Microsoft Edge Browser Market Share Falls As New Car Smell Wears Off

As the userbase for Windows 10 grows, so too will Microsoft's Edge browser, or so the Redmond outfit hopes. Whether or not it actually plays out that way remains to be seen. At this early stage, stats show that Windows 10 users aren't clinging to Edge, and instead are turning to other browsers for their daily surfing needs.

Since Edge is only available for Windows 10, stat crunching number nerds have it easy when it comes to analyzing the percentage of Windows 10 users running the browser. There's simply less data to sift through than for browsers like Chrome, Firefox, and Internet Explorer, all of which are available on different versions of Windows, as well as Mac OS X and Linux.

Edge Browser

So, what do the numbers say? If going by the data from Net Applications, the percentage of Windows 10 users running Edge declined from 39 percent in August to 31.2 percent three months later in November. What that suggests is that users who first upgraded to Windows 10 were willing to kick Edge's tires, but eventually parked the browser when the newness of it wore off.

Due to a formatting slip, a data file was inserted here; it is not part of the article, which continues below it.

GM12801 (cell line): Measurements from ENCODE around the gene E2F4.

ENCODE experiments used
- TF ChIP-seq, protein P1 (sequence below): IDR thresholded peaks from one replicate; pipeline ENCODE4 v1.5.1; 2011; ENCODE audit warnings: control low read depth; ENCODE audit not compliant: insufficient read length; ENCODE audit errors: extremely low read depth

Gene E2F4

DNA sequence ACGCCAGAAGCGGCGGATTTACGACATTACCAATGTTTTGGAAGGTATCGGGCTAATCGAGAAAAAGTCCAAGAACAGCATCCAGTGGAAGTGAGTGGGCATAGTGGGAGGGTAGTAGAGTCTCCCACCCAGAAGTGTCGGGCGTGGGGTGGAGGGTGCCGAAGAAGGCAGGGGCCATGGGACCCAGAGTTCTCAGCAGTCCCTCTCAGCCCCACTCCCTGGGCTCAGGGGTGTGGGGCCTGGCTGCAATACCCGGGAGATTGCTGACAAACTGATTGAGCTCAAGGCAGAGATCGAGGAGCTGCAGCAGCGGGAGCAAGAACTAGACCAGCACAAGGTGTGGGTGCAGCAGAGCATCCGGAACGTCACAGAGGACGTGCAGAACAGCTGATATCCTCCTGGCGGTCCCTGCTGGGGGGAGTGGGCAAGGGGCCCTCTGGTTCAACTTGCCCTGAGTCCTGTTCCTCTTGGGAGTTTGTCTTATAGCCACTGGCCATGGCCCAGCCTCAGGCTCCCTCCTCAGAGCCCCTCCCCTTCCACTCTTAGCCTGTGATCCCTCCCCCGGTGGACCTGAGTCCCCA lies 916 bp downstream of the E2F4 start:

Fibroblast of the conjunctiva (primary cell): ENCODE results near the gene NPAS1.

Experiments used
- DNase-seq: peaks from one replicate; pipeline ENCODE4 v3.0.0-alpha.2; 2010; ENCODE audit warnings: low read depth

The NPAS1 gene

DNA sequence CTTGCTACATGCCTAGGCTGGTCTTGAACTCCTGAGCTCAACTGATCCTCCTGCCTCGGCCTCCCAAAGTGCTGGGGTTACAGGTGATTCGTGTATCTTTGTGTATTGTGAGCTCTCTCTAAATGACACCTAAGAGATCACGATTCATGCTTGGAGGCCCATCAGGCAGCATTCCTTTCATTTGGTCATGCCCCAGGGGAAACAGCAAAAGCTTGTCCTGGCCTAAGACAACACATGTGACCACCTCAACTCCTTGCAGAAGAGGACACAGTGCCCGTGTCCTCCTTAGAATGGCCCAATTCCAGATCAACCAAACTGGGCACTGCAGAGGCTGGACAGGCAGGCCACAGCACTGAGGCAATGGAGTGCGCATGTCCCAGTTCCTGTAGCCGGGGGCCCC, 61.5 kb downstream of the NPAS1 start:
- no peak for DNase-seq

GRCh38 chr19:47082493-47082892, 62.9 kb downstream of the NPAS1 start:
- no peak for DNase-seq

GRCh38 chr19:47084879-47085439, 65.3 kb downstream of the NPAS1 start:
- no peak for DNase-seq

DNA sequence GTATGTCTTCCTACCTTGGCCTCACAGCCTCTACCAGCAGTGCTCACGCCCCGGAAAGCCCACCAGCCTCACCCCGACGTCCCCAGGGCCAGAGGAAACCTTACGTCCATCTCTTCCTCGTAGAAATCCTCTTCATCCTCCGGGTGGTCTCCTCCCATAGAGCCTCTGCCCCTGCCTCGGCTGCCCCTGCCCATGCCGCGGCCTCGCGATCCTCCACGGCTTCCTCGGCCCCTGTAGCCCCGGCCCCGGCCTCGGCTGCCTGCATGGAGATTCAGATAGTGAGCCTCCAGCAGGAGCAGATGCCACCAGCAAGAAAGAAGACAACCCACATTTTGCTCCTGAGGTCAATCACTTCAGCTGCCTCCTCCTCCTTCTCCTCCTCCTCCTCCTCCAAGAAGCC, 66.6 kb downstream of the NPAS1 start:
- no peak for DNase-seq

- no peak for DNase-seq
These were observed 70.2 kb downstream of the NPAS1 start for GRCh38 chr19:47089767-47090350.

StatCounter tells a similar story, only with different numbers. According to StatCounter, Edge started off much lower at 15.2 percent in August, but also declined in the three months to follow, falling to 12.9 percent at the end of November.

It's pretty clear that Edge is doing a poor job attracting and maintaining interest among Windows 10 users, though it should be noted that Microsoft hasn't yet added support for extensions. That's a pretty standard feature for browsers these days, and when support for extensions rolls out next year, it will be interesting to see if Edge's usage numbers go up instead of down.